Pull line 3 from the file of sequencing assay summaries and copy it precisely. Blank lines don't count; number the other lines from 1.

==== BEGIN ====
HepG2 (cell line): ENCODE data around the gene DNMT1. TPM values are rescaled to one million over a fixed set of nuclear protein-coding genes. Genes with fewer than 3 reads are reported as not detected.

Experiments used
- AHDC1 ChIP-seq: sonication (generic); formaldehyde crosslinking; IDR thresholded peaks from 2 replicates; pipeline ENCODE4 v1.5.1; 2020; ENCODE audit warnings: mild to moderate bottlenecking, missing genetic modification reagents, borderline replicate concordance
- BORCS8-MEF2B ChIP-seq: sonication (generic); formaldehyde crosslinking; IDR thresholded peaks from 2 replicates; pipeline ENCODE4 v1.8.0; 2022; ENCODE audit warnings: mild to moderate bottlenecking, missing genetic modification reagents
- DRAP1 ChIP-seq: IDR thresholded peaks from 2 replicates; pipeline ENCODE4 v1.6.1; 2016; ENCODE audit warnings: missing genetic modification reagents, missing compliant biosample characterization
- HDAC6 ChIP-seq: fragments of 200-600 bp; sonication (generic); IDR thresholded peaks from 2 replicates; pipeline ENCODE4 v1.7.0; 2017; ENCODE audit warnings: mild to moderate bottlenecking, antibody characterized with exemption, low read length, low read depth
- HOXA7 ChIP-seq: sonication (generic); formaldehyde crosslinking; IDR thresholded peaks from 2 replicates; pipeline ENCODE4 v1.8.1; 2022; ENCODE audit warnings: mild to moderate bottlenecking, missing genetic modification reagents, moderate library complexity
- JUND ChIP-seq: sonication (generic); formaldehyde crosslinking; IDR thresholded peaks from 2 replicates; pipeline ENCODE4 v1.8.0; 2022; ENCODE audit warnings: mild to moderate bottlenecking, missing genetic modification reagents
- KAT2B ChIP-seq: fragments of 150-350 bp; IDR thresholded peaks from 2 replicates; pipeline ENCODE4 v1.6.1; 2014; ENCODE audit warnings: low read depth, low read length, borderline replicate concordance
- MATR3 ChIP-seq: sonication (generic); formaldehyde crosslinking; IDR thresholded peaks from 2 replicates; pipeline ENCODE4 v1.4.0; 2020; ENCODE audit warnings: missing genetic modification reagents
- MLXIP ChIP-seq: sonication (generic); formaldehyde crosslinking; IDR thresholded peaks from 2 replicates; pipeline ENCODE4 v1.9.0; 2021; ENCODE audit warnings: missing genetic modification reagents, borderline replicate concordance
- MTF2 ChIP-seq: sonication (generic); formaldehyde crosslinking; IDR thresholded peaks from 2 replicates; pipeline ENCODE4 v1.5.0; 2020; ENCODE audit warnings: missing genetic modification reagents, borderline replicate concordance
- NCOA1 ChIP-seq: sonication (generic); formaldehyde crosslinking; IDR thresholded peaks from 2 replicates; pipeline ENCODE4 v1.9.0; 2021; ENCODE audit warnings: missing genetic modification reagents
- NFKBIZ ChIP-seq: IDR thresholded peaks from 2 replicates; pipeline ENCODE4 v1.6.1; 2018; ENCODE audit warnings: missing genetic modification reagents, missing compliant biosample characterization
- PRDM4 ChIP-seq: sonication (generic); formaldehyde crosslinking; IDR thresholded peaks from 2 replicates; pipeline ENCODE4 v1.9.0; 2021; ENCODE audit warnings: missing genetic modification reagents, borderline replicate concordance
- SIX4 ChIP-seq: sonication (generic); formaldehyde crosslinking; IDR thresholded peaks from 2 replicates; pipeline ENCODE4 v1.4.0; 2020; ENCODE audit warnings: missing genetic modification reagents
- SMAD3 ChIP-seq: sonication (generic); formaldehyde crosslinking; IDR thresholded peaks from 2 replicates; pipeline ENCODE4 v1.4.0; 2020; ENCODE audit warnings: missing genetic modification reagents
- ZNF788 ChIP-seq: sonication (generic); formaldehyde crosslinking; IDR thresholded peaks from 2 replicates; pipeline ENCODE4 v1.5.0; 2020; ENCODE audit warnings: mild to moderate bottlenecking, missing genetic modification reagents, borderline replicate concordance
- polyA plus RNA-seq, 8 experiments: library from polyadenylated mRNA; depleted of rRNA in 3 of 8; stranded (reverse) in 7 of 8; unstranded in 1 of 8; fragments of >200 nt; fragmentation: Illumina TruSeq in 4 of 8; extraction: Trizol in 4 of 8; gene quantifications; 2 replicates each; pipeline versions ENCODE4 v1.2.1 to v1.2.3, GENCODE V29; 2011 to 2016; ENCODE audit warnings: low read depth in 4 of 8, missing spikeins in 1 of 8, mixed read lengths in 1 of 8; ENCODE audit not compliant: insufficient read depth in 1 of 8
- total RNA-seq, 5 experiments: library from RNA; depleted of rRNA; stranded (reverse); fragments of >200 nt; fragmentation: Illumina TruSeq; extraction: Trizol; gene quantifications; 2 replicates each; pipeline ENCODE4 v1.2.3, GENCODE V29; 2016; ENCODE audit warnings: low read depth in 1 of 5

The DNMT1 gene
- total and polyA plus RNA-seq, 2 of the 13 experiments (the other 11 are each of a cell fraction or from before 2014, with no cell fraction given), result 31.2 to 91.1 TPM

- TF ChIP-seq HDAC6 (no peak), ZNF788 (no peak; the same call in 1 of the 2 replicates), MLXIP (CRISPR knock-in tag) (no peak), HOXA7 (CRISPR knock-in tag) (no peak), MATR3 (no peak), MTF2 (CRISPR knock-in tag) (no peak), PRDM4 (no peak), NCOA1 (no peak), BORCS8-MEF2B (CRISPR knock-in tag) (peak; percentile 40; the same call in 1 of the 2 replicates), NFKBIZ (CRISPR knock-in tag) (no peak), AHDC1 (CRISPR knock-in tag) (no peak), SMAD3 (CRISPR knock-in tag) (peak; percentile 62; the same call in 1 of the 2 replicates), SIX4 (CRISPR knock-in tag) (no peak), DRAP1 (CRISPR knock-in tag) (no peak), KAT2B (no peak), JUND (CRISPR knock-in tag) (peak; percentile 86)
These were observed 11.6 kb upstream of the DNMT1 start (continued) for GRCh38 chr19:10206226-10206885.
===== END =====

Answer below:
- AHDC1 ChIP-seq: sonication (generic); formaldehyde crosslinking; IDR thresholded peaks from 2 replicates; pipeline ENCODE4 v1.5.1; 2020; ENCODE audit warnings: mild to moderate bottlenecking, missing genetic modification reagents, borderline replicate concordance